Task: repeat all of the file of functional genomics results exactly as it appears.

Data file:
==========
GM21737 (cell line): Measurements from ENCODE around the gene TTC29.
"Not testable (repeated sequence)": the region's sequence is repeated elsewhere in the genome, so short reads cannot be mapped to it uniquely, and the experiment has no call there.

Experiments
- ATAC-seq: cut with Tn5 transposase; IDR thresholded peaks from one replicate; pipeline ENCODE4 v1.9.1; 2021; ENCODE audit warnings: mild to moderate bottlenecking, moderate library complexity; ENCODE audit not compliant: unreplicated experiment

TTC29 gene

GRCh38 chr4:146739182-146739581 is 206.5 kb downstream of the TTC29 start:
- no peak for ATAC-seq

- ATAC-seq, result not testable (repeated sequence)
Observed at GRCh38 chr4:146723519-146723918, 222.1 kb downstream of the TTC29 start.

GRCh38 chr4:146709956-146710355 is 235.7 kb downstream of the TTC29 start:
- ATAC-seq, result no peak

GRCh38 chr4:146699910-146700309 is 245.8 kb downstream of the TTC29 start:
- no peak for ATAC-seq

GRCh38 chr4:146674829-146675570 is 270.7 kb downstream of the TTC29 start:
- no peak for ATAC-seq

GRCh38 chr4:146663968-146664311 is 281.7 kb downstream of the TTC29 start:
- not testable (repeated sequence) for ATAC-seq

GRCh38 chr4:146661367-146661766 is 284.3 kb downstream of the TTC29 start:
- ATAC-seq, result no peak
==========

GM21737 (cell line): Measurements from ENCODE around the gene TTC29.
"Not testable (repeated sequence)": the region's sequence is repeated elsewhere in the genome, so short reads cannot be mapped to it uniquely, and the experiment has no call there.

Experiments
- ATAC-seq: cut with Tn5 transposase; IDR thresholded peaks from one replicate; pipeline ENCODE4 v1.9.1; 2021; ENCODE audit warnings: mild to moderate bottlenecking, moderate library complexity; ENCODE audit not compliant: unreplicated experiment

TTC29 gene

GRCh38 chr4:146739182-146739581 is 206.5 kb downstream of the TTC29 start:
- no peak for ATAC-seq

- ATAC-seq, result not testable (repeated sequence)
Observed at GRCh38 chr4:146723519-146723918, 222.1 kb downstream of the TTC29 start.

GRCh38 chr4:146709956-146710355 is 235.7 kb downstream of the TTC29 start:
- ATAC-seq, result no peak

GRCh38 chr4:146699910-146700309 is 245.8 kb downstream of the TTC29 start:
- no peak for ATAC-seq

GRCh38 chr4:146674829-146675570 is 270.7 kb downstream of the TTC29 start:
- no peak for ATAC-seq

GRCh38 chr4:146663968-146664311 is 281.7 kb downstream of the TTC29 start:
- not testable (repeated sequence) for ATAC-seq

GRCh38 chr4:146661367-146661766 is 284.3 kb downstream of the TTC29 start:
- ATAC-seq, result no peak